the practice of taking someone else's work or ideas and passing them off as one's own.

The moment your students (or anyone, for that matter) tries to solve a writing task by looking for what someone else has written and then trying to include it in their work as their own, it becomes plagiarism no matter how many words they can change; it's the action of putting/trying to put someone else's work into theirs what constitutes it.

The thing is, the rest of the body of your question shifts it to both "how can I tell my students/make them understand that what they do is plagiarism?" and "am I wrong by assuming that what my students are doing is plagiarism?".

The latter is easier to answer: no, you're not wrong. The former, though, is a bit trickier.

Your students already believe that plagiarism is about what can be detected as such, and not what they're intending to do. This probably isn't on purpose - they might not be "evil" students, merely misled. You need to make them understand that their offense is not "not changing enough words", it is "thinking of taking the writing of someone else without proper acknowledgment".

Maybe you can make it clear by establishing it with a simple "do/don't" rule:

DO: write your own thoughts and conclusions, and use citations from other authors or written material to support them.

DON'T: take the writing of other authors/material and put it in your work as yours, neither by copying it as is nor by changing or paraphrasing it.

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Looking at this definition of Oxford University, plagiarism is using other people's ideas without acknowledging them. Under this definition, even if you were to change all the words, or rewriting the whole thing in your own words, you would still commit plagiarism, as long as you don't give credit to the original source where you took the idea from.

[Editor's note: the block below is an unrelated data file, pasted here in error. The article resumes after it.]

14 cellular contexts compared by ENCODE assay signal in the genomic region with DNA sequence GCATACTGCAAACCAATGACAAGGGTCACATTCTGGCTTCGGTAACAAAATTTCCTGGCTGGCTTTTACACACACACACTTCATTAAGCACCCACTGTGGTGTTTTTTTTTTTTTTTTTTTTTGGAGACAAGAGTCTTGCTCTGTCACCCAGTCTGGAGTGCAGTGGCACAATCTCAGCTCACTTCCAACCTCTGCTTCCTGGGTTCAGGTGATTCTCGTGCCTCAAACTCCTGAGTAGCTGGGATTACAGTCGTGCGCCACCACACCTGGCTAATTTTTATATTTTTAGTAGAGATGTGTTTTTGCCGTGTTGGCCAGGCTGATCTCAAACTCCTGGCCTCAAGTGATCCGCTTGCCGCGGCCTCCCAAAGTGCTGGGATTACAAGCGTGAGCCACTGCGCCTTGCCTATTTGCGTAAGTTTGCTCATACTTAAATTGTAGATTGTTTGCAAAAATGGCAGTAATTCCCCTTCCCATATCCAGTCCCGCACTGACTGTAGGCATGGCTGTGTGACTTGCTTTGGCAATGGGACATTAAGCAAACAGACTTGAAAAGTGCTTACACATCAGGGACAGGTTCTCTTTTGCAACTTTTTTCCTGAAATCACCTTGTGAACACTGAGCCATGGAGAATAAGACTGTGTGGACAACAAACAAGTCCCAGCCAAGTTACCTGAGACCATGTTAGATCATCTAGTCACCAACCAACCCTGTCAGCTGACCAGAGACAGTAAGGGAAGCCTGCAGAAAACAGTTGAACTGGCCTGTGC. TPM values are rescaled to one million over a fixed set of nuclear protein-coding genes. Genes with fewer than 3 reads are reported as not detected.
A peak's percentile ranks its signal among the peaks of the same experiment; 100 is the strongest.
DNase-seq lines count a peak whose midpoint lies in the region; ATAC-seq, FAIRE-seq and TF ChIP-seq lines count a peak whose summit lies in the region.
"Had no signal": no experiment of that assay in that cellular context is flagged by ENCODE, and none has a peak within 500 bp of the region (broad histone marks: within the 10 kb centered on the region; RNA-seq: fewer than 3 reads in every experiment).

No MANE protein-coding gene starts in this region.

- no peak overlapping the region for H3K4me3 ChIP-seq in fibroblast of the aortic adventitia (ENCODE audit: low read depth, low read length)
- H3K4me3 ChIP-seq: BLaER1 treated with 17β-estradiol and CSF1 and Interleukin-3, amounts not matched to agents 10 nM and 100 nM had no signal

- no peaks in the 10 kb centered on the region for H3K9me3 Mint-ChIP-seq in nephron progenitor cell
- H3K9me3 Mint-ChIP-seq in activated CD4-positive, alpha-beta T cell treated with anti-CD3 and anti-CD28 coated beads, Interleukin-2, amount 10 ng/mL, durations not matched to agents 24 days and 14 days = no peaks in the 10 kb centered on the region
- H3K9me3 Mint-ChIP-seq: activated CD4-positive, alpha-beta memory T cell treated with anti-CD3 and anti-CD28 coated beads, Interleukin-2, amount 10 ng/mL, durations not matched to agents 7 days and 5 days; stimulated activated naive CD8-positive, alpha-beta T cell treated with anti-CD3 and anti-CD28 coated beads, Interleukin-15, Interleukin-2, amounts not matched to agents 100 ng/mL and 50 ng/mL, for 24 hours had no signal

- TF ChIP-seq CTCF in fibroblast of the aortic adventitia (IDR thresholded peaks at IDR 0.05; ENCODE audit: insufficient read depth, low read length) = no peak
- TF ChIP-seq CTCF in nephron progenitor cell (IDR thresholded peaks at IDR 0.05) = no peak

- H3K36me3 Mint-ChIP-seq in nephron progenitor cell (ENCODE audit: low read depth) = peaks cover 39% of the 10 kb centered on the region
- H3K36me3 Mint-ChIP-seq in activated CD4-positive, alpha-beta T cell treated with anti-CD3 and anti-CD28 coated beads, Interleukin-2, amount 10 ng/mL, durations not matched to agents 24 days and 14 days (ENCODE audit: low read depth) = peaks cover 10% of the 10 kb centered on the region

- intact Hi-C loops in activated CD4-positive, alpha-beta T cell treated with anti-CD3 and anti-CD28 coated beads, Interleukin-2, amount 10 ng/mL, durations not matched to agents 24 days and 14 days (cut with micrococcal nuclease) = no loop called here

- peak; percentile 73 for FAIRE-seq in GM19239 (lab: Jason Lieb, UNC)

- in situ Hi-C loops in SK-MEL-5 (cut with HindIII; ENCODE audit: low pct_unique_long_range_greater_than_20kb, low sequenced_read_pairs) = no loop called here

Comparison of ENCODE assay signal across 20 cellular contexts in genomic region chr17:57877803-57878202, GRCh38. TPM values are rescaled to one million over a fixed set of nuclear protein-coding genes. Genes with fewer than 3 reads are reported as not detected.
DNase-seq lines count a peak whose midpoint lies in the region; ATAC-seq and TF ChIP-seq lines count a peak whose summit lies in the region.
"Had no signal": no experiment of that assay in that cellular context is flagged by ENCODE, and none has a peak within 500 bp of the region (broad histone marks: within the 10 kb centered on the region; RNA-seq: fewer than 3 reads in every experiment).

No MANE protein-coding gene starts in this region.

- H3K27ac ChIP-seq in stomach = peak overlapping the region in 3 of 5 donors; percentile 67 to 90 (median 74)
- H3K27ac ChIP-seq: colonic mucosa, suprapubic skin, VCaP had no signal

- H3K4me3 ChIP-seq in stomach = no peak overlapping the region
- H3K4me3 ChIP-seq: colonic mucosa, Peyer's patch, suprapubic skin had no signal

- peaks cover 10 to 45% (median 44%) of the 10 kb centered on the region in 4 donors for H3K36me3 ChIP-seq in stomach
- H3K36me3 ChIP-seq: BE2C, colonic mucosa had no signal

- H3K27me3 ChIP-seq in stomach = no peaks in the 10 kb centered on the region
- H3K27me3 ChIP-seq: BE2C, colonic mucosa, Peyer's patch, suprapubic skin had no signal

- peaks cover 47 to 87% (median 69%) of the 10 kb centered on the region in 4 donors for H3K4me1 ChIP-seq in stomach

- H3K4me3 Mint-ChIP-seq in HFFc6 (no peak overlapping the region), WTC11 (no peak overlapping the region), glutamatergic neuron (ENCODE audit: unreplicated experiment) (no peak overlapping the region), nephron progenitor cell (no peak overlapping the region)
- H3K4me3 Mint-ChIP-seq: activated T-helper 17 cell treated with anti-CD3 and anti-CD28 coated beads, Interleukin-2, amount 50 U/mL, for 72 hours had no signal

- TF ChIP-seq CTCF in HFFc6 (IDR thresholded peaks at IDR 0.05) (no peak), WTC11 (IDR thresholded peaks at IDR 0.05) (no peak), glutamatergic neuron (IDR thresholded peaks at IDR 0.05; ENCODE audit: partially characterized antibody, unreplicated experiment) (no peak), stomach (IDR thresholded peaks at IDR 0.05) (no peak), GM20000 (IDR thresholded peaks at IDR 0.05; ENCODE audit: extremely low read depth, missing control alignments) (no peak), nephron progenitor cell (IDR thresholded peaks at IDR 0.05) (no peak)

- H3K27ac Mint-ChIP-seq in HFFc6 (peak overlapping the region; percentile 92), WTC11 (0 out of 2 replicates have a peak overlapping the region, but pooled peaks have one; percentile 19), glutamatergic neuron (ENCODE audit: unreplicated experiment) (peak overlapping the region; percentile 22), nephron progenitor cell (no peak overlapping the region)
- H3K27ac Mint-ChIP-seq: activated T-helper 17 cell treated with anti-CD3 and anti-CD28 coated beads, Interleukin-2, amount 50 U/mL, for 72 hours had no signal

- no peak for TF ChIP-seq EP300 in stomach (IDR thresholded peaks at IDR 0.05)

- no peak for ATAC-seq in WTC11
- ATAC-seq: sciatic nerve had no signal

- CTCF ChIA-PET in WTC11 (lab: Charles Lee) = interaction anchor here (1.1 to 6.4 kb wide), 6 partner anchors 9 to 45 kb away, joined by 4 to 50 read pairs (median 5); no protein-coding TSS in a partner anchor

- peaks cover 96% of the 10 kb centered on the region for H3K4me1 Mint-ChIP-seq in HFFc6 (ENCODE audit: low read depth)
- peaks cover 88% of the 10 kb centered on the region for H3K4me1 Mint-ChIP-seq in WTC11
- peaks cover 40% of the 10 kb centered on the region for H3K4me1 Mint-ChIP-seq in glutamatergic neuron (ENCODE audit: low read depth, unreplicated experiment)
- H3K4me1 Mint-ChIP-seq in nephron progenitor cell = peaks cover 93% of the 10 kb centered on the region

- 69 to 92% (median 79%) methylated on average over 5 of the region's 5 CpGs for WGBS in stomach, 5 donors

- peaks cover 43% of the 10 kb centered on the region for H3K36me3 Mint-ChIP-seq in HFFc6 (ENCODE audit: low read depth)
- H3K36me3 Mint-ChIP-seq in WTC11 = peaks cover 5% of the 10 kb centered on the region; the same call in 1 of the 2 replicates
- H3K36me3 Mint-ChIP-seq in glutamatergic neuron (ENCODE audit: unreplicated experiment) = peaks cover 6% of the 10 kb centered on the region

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    Formally correct, but note that a student accused of plagiarizing the underlying ideas can deploy the "common knowledge" defence, whereas a student accused of plagiarizing the particular wording can't. Jan 10 at 10:14
  • Admittedly, the linked page says "work or ideas" -- not just ideas alone. The first two bullet-point cases under Forms of Plagiarism are (1) "Verbatim (word for word) quotation...", and (2) "Cutting and pasting from the Internet..." This is the same priority seen in my institution's policy, too. Jan 10 at 14:49
  • @DanielHatton that's precisely why this concise answer is so important. What the students seem to be worried about is not so much what plagiarism is but what gets them caught.
    – henning
    Jan 11 at 9:16
  • Relativity was not my idea, but when I talk or write about it, I do not want to keep having to cite the many men that made it possible.
    – Tvde1
    Jan 11 at 9:53
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    You changed a very important word when quoting that definition: "Plagiarism is presenting someone else’s work or ideas as your own." Not using but presenting as your own. This is paramount. There are many ways to use other people's ideas, work and research and most of them are not only OK but very desirable. Presenting as if it was your own is the problem.
    – Gábor
    Jan 11 at 10:54
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Changing a few words is the worst form of plagiarism. It's basically proof the student knew it was wrong and is trying to hide it (I saw it most often with students copying from a friend's assignment, but same idea). "I'm sorry I didn't change more words" is really shorthand for "I know this class doesn't matter and you don't care. Let me go and I'll cheat better next time so you can pretend everything is fine".

There are two reasons we care about plagiarism. One is so our graduates don't do it. A few years ago an influencer (Rachel Hollis) posted "still...I RISE" without saying it was from Maya Angelou's "And still I rise". She got ripped a new one and never recovered. And she changed almost half of it! If you have to write an original article and start by rewriting someone else's, people go nuts. Here's one about a fired student reporter from my Alma Mater "Tibbs ran an editorial that was about to be published through a plagiarism checker: 71 percent." Strangely, the article doesn't mention whether 29% changes were enough -- apparently copying with any number of changes is fireable plagiarism. Huh.